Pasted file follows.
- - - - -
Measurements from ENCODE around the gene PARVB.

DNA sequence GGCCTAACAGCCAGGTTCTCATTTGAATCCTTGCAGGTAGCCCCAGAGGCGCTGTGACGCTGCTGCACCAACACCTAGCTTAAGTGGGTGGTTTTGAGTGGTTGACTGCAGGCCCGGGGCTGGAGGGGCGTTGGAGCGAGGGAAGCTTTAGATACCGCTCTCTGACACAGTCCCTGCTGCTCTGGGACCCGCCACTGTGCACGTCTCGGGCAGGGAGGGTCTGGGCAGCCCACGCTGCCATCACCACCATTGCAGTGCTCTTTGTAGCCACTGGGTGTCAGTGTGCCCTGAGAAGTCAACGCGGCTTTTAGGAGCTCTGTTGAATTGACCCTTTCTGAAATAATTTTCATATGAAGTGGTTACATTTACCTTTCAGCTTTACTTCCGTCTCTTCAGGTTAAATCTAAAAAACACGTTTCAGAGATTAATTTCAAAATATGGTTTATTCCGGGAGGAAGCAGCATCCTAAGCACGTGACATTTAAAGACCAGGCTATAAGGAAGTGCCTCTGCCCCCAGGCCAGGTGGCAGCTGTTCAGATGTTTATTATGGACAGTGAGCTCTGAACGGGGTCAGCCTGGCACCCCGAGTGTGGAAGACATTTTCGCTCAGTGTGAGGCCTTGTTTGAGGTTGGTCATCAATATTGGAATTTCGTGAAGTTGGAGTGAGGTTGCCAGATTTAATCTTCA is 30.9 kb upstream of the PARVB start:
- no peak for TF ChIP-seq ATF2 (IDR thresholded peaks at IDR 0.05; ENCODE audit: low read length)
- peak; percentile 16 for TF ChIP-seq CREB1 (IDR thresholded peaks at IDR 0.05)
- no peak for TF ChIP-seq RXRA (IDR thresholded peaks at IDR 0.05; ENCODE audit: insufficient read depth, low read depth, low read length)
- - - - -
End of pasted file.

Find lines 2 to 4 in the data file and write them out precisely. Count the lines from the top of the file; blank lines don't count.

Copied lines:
DNA sequence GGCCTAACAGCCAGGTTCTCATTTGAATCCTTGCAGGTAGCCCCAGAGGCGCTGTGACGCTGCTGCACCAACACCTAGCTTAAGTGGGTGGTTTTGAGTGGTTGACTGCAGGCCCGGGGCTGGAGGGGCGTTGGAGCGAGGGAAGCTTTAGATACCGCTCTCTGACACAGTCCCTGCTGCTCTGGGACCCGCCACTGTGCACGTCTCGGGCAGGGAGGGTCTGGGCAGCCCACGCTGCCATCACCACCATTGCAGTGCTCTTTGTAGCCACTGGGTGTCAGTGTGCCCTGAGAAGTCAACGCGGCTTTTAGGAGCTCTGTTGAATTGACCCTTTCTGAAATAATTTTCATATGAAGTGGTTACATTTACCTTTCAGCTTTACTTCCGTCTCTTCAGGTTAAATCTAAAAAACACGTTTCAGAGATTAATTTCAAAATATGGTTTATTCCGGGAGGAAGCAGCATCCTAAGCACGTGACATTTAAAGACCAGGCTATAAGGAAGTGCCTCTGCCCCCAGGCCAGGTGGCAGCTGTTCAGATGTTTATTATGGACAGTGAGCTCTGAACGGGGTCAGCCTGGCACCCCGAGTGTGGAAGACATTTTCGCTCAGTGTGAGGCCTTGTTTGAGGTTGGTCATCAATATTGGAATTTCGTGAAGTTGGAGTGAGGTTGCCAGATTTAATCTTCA is 30.9 kb upstream of the PARVB start:
- no peak for TF ChIP-seq ATF2 (IDR thresholded peaks at IDR 0.05; ENCODE audit: low read length)
- peak; percentile 16 for TF ChIP-seq CREB1 (IDR thresholded peaks at IDR 0.05)